Go to Top

Preet’s Tweets

Preet Bharara, James T. Hayes, Jr. and Od Och
Preet Bharara, left, in 2014. Photo courtesy the U.S. Department of Homeland Security.

In the more than seven years that Preet Bharara served as U.S. attorney for the Manhattan-based Southern District of New York, he never felt the need to speak out as a private individual on Twitter.

That changed just a few weeks ago. The now-departed lawman’s abrupt shift in social media strategy may help explain his seemingly bizarre behavior over the weekend. The personal account @PreetBharara was established in February, and subsequently verified by Twitter as authentically belonging to Bharara. His first tweet (offering the prescient advice, “Stay tuned...”) was dated March 3.

Within a week, Bharara was among 46 holdover U.S. attorneys who were asked by Attorney General Jeff Sessions to tender their resignations. This has long been customary at the start of a new presidential administration. But Bharara, alone among the 46 – alone, in fact, in recent memory for U.S. attorneys in similar circumstances – refused to resign. And just like former acting Attorney General Sally Yates, another recalcitrant Obama holdover in the Justice Department, Bharara was fired within hours.

So why did he do it? Every U.S. attorney serves at the pleasure of the president, and Bharara – who may be an egotist but is certainly not an idiot – knew that this was a fight he had no earthly chance to win. He had been angling to keep his job since shortly after Trump’s election, announcing after a meeting with the then-president-elect at Trump Tower: “I said I would absolutely consider staying on. I agreed to stay on.” Tellingly, the statement was not repeated publicly by anyone in the transition team or the administration, leaving the impression that Bharara believed he was doing the incoming president a favor by not resigning, as about half his peers did before last weekend.

Maybe he just privately subscribes to the slogan that Trump is “not [his] president” and didn’t believe in his heart that the president could or would dare to dismiss someone as important as Bharara apparently believes himself to be.

Maybe he truly believes in his own indispensability. Lots of powerful people come to believe this about themselves. As the saying goes, the cemeteries are full of indispensable men (and women).

None of the above theories explain Bharara’s newfound interest in expressing himself on Twitter, however, which is one reason I don’t subscribe to any of them. Instead, I would look to Trump’s Twitter-fostered political rise and to the New York political calendar. I think that is where we can find the real answer.

This year New York City is involved in a mayoral race. No credible challenger has emerged to incumbent Democrat Bill de Blasio, but Bharara is in the midst of investigating the mayor’s political fundraising. A run against de Blasio is improbable, but Bharara was in a position to play kingmaker or spoiler depending on the outcome of that probe – or would have been, had he held on to his job for at least the next six or eight months. The Wall Street Journal reported that the investigation will likely continue, at least for now, but Bharara will no longer be able to take credit for the outcome.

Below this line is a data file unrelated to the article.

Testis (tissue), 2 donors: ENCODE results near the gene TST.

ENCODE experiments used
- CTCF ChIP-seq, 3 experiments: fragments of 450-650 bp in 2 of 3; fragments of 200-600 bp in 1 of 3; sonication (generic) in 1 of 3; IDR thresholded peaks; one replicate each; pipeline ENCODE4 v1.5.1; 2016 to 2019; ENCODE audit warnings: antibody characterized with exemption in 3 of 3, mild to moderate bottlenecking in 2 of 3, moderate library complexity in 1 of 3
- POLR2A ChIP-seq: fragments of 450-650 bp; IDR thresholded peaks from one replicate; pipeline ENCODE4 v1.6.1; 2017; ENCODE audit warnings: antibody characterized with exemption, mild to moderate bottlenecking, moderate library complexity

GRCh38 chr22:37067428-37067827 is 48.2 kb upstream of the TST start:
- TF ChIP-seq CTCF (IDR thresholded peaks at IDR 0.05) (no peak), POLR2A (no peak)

Behind the New York City mayoral race loom the 2018 races for New York state governor and attorney general. Bharara’s position as U.S. attorney would have ideally situated him for a run for either post, depending on whether incumbents Gov. Andrew Cuomo and Attorney General Eric Schneiderman vacate their positions or try to move on. Assuming they both run for re-election, Bharara still could have credibly challenged either, and he has compiled a record on which to run. Despite lip service from both Schneiderman and Cuomo about trying to clean up Albany’s political culture, it was Bharara who won convictions against the bosses of both houses of the Legislature, and thus has the stronger claim to the crusader mantle.

Overall, Bharara probably counts as an above-average performer by the (low) standards of the Obama Justice Department and a much-above-average publicity seeker who could use the Manhattan platform to launch a political career. His record on nonpolitical cases is mixed. Like the rest of Obama’s lawmen, he aggressively shook down financial institutions and other companies for cash settlements for alleged misdeeds without, for the most part, bothering to go to court to try to prove that anyone at those companies knowingly committed any crime. He developed a stronger record in prosecuting insider trading cases, albeit by pushing the envelope so far that the Second U.S. Circuit Court of Appeals famously tossed out two of his most prominent convictions in United States v. Newman. (The U.S. Supreme Court later rejected part of the Second Circuit’s reasoning in Salman v. United States, a move that Bharara was quick to praise.)

So Bharara is gone from his U.S. attorney post, but I am pretty sure we have not heard the last of him. Twitter will probably see to that.

Larry M. Elkin is the founder and president of Palisades Hudson, and is based out of Palisades Hudson’s Fort Lauderdale, Florida headquarters. He wrote several of the chapters in the firm’s recently updated book, Looking Ahead: Life, Family, Wealth and Business After 55. His contributions include Chapter 1, “Looking Ahead When Youth Is Behind Us,” and Chapter 4, “The Family Business.” Larry was also among the authors of the firm’s book The High Achiever’s Guide To Wealth.

The views expressed in this post are solely those of the author. We welcome additional perspectives in our comments section as long as they are on topic, civil in tone and signed with the writer's full name. All comments will be reviewed by our moderator prior to publication.

, , , , , , , , , ,